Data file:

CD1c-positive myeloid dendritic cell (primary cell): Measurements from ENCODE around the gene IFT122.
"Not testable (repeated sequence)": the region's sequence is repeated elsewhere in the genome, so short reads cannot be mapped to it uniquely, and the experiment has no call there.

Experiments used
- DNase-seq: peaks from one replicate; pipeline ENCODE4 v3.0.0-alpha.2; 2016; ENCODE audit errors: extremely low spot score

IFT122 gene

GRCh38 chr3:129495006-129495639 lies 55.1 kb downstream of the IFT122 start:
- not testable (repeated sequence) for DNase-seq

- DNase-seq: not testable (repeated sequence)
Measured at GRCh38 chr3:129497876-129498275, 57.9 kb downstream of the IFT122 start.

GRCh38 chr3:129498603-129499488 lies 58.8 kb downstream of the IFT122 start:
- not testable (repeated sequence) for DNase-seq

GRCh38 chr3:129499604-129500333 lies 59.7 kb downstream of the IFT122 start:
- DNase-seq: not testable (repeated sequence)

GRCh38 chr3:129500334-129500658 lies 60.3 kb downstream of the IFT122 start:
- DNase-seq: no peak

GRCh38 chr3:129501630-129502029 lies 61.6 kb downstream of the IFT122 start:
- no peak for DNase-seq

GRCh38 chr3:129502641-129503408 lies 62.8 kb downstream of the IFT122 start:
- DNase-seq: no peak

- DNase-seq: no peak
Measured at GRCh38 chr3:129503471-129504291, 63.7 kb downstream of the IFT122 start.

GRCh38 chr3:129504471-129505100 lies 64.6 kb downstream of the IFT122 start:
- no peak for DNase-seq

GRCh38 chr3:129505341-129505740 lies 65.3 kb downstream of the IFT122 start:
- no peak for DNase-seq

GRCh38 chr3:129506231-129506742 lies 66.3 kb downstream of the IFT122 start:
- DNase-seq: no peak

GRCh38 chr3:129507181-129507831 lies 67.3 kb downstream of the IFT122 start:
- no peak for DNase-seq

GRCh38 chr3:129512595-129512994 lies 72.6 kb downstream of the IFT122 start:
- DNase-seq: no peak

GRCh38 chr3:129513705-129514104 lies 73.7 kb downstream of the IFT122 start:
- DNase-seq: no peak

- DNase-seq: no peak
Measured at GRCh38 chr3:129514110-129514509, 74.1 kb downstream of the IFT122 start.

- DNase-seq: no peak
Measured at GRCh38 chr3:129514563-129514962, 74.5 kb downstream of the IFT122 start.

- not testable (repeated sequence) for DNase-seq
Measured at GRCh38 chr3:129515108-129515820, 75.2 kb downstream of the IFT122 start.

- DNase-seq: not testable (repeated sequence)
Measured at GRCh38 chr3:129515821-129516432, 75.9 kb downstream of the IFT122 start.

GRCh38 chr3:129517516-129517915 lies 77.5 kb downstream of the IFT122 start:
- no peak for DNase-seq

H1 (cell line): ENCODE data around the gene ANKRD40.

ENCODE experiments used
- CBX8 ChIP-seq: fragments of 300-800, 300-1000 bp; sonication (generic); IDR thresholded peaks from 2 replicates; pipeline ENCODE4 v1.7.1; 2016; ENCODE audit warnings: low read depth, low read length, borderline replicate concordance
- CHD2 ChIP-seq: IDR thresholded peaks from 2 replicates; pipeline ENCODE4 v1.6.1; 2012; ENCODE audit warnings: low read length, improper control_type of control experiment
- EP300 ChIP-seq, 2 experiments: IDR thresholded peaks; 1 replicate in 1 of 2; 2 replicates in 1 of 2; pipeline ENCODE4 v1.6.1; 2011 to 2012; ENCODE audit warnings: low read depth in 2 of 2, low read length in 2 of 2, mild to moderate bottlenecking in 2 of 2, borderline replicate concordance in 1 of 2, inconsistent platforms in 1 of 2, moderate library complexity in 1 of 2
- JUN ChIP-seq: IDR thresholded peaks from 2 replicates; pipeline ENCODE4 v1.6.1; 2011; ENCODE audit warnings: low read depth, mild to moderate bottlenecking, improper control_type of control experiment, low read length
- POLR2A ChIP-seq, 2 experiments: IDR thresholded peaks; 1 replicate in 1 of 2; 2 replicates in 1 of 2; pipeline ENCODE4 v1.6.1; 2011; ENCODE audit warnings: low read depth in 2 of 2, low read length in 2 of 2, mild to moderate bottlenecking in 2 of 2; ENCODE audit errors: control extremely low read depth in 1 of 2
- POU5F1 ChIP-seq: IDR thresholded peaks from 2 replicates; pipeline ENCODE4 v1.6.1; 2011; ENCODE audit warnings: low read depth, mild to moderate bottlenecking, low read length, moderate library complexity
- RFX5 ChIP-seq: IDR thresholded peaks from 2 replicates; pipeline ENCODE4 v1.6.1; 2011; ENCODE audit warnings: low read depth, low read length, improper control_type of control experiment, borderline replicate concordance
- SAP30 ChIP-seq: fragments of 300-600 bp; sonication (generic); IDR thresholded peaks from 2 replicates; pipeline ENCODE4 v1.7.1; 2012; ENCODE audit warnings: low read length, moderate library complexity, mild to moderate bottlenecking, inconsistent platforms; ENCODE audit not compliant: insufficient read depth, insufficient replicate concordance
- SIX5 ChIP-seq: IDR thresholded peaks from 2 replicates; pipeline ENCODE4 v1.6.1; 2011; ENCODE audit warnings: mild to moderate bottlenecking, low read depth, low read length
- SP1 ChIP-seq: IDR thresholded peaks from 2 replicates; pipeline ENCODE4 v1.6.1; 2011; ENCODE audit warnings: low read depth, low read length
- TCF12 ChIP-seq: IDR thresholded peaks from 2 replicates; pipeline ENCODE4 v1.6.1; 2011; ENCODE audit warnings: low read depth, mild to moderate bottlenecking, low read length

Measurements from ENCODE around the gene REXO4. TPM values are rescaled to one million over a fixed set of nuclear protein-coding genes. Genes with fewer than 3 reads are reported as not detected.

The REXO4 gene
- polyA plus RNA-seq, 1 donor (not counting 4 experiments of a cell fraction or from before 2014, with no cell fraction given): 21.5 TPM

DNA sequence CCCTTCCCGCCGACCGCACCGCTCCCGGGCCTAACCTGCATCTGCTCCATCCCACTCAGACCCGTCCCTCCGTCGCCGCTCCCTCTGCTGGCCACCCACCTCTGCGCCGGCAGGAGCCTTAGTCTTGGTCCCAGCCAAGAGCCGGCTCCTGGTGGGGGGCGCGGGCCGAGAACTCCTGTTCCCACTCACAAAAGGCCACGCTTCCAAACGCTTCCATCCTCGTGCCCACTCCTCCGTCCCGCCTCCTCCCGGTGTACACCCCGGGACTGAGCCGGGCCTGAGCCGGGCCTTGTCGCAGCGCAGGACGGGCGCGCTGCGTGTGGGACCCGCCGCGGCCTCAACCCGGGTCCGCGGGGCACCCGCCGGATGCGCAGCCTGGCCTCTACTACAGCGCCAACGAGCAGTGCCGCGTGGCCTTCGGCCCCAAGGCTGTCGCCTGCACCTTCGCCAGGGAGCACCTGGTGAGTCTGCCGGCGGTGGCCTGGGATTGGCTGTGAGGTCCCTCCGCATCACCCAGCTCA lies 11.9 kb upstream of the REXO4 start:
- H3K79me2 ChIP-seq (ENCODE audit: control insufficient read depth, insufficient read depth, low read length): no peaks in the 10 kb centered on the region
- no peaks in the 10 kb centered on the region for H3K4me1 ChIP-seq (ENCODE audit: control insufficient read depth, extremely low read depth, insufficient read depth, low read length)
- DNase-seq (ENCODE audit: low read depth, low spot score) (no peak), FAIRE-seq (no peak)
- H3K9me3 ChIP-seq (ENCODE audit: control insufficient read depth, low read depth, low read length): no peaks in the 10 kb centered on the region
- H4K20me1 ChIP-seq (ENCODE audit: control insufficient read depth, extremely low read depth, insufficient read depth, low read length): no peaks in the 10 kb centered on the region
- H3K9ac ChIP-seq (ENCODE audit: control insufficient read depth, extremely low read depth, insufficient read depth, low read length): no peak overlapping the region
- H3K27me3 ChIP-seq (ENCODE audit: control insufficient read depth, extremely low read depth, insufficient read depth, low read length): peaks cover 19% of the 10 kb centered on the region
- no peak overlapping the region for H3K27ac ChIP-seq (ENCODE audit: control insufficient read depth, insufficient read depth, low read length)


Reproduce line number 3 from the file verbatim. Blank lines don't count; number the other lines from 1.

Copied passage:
Experiments used